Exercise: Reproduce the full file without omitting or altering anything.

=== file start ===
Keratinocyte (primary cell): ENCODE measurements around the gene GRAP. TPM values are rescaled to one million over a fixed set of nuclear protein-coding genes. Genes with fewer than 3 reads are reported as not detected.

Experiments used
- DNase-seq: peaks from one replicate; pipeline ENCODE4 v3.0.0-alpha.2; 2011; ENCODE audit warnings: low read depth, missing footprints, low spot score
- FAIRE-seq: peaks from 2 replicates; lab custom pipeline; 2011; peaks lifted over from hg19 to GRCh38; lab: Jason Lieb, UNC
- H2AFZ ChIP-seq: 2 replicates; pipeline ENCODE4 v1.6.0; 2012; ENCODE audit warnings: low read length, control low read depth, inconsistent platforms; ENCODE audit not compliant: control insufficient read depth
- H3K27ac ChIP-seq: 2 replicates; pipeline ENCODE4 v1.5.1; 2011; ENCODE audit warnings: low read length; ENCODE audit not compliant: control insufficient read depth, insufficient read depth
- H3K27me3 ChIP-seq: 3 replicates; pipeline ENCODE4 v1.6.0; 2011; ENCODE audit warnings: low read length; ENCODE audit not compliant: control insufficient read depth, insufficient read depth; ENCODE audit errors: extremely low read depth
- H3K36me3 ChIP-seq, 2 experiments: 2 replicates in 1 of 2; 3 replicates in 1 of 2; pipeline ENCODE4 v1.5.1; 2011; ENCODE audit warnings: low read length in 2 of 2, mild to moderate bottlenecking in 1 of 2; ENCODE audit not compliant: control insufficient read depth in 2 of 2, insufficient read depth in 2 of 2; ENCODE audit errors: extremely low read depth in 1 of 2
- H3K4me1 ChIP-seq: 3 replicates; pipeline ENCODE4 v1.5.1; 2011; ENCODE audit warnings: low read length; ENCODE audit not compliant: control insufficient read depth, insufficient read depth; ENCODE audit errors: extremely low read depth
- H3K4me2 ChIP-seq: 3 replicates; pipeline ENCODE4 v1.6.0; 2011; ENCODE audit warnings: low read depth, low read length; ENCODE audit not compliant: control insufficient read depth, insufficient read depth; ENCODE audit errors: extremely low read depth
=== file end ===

Keratinocyte (primary cell): ENCODE measurements around the gene GRAP. TPM values are rescaled to one million over a fixed set of nuclear protein-coding genes. Genes with fewer than 3 reads are reported as not detected.

Experiments used
- DNase-seq: peaks from one replicate; pipeline ENCODE4 v3.0.0-alpha.2; 2011; ENCODE audit warnings: low read depth, missing footprints, low spot score
- FAIRE-seq: peaks from 2 replicates; lab custom pipeline; 2011; peaks lifted over from hg19 to GRCh38; lab: Jason Lieb, UNC
- H2AFZ ChIP-seq: 2 replicates; pipeline ENCODE4 v1.6.0; 2012; ENCODE audit warnings: low read length, control low read depth, inconsistent platforms; ENCODE audit not compliant: control insufficient read depth
- H3K27ac ChIP-seq: 2 replicates; pipeline ENCODE4 v1.5.1; 2011; ENCODE audit warnings: low read length; ENCODE audit not compliant: control insufficient read depth, insufficient read depth
- H3K27me3 ChIP-seq: 3 replicates; pipeline ENCODE4 v1.6.0; 2011; ENCODE audit warnings: low read length; ENCODE audit not compliant: control insufficient read depth, insufficient read depth; ENCODE audit errors: extremely low read depth
- H3K36me3 ChIP-seq, 2 experiments: 2 replicates in 1 of 2; 3 replicates in 1 of 2; pipeline ENCODE4 v1.5.1; 2011; ENCODE audit warnings: low read length in 2 of 2, mild to moderate bottlenecking in 1 of 2; ENCODE audit not compliant: control insufficient read depth in 2 of 2, insufficient read depth in 2 of 2; ENCODE audit errors: extremely low read depth in 1 of 2
- H3K4me1 ChIP-seq: 3 replicates; pipeline ENCODE4 v1.5.1; 2011; ENCODE audit warnings: low read length; ENCODE audit not compliant: control insufficient read depth, insufficient read depth; ENCODE audit errors: extremely low read depth
- H3K4me2 ChIP-seq: 3 replicates; pipeline ENCODE4 v1.6.0; 2011; ENCODE audit warnings: low read depth, low read length; ENCODE audit not compliant: control insufficient read depth, insufficient read depth; ENCODE audit errors: extremely low read depth